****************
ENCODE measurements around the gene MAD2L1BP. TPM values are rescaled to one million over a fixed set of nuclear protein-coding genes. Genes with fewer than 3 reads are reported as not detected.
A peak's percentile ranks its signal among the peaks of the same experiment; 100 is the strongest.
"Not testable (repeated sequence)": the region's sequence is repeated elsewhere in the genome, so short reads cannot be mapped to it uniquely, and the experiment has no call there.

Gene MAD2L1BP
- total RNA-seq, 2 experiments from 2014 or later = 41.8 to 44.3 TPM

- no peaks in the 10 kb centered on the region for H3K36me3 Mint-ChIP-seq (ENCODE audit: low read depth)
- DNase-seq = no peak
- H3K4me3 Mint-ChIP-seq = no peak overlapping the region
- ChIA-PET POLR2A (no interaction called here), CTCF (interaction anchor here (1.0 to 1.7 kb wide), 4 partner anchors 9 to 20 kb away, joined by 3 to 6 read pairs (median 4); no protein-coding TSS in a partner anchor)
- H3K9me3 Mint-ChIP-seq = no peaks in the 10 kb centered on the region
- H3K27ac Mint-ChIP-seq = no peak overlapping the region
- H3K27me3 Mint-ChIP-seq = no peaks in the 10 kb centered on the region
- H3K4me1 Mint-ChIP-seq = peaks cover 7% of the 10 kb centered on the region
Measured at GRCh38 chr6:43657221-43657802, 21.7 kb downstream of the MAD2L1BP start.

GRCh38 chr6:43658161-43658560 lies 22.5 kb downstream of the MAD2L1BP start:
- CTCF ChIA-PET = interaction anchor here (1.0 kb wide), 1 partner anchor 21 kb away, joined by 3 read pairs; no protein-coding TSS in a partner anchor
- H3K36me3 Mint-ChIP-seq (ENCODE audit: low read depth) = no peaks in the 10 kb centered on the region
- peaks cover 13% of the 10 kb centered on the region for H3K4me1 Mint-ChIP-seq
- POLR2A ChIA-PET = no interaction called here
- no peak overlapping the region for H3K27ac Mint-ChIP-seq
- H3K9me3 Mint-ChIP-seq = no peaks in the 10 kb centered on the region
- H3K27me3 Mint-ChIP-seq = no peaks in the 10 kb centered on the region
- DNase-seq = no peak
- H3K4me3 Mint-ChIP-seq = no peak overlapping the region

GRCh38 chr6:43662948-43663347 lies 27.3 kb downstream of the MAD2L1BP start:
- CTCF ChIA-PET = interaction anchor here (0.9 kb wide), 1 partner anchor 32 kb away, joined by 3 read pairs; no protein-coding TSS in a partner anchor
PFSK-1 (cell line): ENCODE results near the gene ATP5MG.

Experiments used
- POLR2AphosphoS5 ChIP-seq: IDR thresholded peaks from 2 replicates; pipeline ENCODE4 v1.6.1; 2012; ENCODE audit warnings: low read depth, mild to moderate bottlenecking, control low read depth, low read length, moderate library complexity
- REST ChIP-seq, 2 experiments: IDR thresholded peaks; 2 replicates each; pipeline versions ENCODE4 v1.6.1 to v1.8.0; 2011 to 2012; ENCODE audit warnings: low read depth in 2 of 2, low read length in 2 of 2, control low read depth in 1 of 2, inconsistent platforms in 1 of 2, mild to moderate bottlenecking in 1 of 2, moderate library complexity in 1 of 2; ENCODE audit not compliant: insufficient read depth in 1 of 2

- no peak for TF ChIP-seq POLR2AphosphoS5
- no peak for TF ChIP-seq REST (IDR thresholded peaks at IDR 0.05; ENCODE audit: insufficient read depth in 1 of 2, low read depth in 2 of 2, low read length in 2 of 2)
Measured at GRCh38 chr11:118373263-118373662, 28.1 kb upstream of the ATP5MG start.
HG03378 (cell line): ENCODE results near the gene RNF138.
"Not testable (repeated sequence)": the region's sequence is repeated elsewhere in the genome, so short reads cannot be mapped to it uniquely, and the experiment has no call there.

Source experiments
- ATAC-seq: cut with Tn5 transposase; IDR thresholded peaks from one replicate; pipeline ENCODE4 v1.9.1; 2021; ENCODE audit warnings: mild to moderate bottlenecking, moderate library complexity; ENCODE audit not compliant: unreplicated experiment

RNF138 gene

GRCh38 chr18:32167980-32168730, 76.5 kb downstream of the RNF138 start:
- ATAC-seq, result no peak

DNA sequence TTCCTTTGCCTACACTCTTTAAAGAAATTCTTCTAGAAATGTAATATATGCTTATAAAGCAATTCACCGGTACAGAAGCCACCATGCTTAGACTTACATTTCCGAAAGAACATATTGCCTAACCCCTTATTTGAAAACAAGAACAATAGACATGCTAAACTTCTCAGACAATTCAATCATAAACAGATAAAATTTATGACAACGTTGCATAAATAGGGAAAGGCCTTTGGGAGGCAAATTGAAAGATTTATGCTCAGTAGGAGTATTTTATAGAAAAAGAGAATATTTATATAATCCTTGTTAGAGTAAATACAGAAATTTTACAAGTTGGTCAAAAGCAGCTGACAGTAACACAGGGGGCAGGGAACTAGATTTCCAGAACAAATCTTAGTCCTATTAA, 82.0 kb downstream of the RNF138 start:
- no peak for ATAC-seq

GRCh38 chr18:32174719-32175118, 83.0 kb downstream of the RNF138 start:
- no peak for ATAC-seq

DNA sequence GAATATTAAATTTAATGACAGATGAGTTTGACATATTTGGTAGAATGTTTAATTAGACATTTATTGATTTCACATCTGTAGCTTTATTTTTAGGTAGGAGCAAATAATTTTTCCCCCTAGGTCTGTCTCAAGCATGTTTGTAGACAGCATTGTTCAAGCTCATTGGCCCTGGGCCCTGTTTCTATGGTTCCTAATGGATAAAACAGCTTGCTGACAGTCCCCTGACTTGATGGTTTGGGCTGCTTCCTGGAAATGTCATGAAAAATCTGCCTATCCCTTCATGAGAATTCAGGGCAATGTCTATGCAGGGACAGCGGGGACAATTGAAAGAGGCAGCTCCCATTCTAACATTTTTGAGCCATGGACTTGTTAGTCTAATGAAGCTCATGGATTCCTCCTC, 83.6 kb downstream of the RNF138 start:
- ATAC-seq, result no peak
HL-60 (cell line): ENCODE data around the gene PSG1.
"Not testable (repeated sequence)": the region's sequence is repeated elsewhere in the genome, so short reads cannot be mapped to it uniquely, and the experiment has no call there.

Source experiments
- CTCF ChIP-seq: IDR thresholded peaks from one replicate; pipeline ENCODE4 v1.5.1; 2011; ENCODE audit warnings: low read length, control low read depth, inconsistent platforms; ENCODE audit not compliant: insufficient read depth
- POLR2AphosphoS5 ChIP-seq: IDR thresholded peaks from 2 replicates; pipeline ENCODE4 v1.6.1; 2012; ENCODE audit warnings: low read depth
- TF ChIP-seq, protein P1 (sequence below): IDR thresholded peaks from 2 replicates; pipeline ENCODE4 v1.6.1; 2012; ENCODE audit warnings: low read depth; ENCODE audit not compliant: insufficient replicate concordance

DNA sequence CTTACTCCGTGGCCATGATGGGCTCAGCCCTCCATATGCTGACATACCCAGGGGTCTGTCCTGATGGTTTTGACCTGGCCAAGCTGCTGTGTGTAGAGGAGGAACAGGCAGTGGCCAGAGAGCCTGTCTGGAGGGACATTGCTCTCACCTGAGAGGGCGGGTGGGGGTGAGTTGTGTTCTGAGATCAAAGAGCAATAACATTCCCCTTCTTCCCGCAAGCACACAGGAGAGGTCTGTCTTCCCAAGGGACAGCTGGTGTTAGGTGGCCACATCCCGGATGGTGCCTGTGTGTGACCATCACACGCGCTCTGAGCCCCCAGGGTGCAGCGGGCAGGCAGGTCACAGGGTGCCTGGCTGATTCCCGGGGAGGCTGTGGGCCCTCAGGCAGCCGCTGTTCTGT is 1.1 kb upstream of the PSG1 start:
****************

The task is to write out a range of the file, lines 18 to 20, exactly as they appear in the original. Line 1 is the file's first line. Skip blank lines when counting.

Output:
- peaks cover 13% of the 10 kb centered on the region for H3K4me1 Mint-ChIP-seq
- POLR2A ChIA-PET = no interaction called here
- no peak overlapping the region for H3K27ac Mint-ChIP-seq